US company's investment helps Indonesia develop New Guinea

The praise for Indonesia's economic policy came from the United Sates Embassy in the Indonesian capital of Jakarta: "American business is finding a new sense of self-confidence among Indonesian economic policymakers and private business leaders with whom it deals," the report issued earlier this month said. "This comes from the widely evidenced prosperity in most sectors of the economy."

In the interior of Irian Jaya, as the Indonesians call their western half of New Guinea, the largest island in the world after Greenland, the self-confidence is manifest.

Freeport Indonesia, a subsidiary of Freeport Minerals, a Fortune 500 company, has invested upward of $300 million in a copper mining operation here that is a model of Indonesian- American economic collaboration. Freeport is weighing other investments which may eventually total another $50 million.

Since 1972 Freeport has mined 20 million tons of ore from which it has extracted 1.5 million tons of copper. Most of it is of extraordinary high grade , in the 2.6 percent rage with surges of double that percentage.

Visitors fly here in small helicopters, first across green mangrove swamps, then rain forests followed by dark, jungle-clad, serrated ridges leading to jagged black peaks. Ghostly mists encircle the peaks, lined with waterfalls cascading onto the jungle floor below. The fantastic mountainscape is usually crowned by snow and ice -- four degrees south of the equator.

The Freeport Indonesia mining operation is regarded as one of the singular engineering triumphs of the century. In a 5,000-square-mile area there are about 15,000 Irianese and only one road. Freeport's 68-mile single lane track runs along the crest of the ridges at grades periodically inclining to an incredible 27 degrees. So formidable is the terrain that the road leads nowhere.

The road's southern tip stops short 11 miles from the coast. The northern end of the road also stops abruptly, leaving a one mile abyss between road and mine atop the Ertsberg or, Ore Mountain, (Gunung Bidjih in Indonesian). The gap is a jungle-encrusted, impassable chasm.

Using a fleet of helicopters, Freeport solved the problem by erecting a "ski lift" across the gorge. The lift is the longest single suspension cable ride in the world. Men and ore are transported by cable in Swiss-built cars and hoppers , and operation unique in the history of mining.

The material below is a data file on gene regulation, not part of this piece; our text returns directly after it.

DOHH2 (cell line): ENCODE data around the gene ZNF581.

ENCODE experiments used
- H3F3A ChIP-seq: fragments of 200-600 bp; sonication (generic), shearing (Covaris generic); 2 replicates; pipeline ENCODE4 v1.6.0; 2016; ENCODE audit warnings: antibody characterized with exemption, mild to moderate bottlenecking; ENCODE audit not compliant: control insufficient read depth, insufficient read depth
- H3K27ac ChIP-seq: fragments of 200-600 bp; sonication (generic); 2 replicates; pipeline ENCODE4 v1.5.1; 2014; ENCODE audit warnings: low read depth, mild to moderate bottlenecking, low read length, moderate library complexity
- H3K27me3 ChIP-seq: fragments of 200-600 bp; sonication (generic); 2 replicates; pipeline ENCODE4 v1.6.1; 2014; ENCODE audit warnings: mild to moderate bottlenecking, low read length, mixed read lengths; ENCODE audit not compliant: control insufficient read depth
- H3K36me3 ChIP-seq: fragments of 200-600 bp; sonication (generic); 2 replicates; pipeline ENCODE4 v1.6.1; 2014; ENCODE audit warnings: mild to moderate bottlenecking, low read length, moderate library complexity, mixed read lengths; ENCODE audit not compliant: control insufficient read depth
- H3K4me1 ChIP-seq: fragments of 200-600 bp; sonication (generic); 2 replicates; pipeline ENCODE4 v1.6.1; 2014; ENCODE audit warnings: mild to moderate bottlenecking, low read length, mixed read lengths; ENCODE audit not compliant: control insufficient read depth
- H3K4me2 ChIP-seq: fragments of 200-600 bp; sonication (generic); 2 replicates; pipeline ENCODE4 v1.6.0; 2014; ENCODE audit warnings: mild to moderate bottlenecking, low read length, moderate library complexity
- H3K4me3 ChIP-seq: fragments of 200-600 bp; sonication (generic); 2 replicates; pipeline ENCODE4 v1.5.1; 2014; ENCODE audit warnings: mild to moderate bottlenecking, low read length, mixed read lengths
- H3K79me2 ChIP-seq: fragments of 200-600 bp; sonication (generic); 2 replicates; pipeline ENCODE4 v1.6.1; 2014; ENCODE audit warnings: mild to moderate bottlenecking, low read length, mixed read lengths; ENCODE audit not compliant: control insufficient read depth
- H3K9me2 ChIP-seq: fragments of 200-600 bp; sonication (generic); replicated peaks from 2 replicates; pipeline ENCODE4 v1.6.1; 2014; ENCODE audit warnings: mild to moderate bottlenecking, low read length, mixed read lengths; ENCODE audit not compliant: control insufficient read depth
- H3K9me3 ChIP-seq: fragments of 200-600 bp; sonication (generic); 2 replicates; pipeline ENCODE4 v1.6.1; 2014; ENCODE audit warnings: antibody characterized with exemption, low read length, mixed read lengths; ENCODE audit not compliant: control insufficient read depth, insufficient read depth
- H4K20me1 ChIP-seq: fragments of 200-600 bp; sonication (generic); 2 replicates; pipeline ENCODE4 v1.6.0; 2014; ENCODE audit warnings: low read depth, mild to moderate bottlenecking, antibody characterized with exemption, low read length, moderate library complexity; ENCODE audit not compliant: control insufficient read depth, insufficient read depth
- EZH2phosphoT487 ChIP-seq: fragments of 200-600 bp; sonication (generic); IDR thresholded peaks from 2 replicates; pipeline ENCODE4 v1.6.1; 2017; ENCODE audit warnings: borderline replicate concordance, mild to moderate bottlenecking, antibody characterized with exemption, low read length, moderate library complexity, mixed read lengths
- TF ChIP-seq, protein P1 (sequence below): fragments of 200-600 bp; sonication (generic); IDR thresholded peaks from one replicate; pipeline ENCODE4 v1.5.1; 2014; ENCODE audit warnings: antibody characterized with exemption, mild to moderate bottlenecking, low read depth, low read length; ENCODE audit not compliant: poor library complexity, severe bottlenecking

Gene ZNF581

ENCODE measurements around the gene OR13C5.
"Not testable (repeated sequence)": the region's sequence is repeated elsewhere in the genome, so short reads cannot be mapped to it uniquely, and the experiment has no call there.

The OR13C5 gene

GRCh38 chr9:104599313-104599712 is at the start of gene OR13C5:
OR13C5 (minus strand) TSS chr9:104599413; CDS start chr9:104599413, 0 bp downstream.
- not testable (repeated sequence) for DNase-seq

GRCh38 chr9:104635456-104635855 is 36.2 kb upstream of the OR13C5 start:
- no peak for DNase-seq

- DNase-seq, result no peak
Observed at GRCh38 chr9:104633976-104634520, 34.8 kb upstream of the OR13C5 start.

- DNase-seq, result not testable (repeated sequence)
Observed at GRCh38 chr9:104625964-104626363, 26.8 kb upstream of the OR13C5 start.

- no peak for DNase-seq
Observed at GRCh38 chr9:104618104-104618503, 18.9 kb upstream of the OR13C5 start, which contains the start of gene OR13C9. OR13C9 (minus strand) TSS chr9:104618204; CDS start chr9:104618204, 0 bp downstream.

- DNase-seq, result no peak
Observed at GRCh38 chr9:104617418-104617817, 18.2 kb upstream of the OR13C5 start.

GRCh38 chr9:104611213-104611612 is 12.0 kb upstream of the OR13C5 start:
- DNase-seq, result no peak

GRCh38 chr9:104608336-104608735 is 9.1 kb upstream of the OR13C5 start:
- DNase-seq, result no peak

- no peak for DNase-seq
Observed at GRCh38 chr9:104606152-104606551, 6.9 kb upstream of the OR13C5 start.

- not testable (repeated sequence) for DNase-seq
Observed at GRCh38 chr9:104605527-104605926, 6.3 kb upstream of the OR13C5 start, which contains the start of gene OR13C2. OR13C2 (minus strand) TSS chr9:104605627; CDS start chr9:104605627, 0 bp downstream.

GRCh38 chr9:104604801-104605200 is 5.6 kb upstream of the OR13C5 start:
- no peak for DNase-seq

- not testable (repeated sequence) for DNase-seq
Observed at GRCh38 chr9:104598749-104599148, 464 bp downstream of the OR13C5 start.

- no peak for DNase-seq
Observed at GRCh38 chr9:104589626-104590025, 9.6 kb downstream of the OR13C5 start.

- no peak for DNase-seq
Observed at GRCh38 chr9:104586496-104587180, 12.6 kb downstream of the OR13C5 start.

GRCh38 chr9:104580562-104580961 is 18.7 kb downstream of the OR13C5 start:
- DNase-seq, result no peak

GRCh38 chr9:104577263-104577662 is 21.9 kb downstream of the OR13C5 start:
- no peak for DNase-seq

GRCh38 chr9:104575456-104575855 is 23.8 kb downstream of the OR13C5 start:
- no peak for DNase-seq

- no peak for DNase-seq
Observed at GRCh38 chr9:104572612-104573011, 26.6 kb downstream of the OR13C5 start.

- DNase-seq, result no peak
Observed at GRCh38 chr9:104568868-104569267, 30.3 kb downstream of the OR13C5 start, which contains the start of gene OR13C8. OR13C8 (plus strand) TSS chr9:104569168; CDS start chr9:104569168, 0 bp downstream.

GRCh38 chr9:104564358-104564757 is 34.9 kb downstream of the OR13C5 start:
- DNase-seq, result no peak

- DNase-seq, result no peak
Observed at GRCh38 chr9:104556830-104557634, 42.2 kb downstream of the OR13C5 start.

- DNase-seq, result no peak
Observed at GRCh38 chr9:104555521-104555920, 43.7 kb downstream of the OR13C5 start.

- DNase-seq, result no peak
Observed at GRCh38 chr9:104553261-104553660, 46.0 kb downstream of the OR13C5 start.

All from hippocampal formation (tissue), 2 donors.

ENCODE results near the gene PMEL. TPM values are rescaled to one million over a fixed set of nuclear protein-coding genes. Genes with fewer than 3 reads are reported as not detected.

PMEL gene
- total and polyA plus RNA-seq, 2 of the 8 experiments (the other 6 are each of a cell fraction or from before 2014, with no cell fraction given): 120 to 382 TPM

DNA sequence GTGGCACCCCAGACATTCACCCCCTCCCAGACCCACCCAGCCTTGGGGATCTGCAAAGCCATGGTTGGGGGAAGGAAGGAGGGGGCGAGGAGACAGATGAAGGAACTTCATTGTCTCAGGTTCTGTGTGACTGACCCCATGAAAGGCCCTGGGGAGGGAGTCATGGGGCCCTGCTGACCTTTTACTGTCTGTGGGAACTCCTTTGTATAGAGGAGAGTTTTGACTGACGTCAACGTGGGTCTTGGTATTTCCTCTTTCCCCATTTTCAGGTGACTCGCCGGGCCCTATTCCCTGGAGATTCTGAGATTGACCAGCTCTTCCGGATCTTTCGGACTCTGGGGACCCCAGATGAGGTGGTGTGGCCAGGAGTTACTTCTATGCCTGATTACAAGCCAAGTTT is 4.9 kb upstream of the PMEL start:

From an Indonesian socio-economic standpoint, there are pluses to the operation that transcend corporate taxes. The operation is the most intensive, massive, on-the-spot managerial and technical school in the country. Freeport is force- gion that is a throwback to the neolithic period. The Damal, or Irainese, living around the mine site use stone implements and carry bows and arrows.

For a country strung along the southern rim of troubled Southeast Asia for 3, 000 miles, the Freeport Indonesia operation is also playing a major strategic role. Freeport has built and maintains a deepwater port at Amamapare; an international airport at Timika; a town of 3,600 at Tembagapura which boasts school, post office, hospital, sewage system, library, and, of course, machine shops, power plants, and repair shops.

The soft-spoken, newly installed governor of the province, General Boesiri, says he has "lofty mission" to lift the Irianese, a bright and alert people, into the present century. "This province has a big future," he said with confidence.

For TEmbagapura, the future is now.

There is great unity in diversity here with Indonesian workers from Bali, Sumatra, Java, Borneo, Celebes, Biak and, naturally, Irian. All administrative and skilled and unskilled labor are Indonesian; so are 71 percent of all technicians; 95 percent of all professionals; and 64 percent of management.

The only way to visit the area is by invitation (the province is closed to foreigners and tourists except for Jayapura, the capital and Gen. Douglas MacArthur's World War II headquarters).

Freeport went into Indonesia in 1966, shortly after the collapse of the communist-orientated Sukarno regime, when no other investor had confidence in the country's future. It is the first major investment of the present Suharto administration, and thus Freeport's continued success is widely viewed as a weathervane. Many feel it is an indication of which way the Jakarta wind is blowing on foreign investment, on questions of taxation, labor relations, and economic development.

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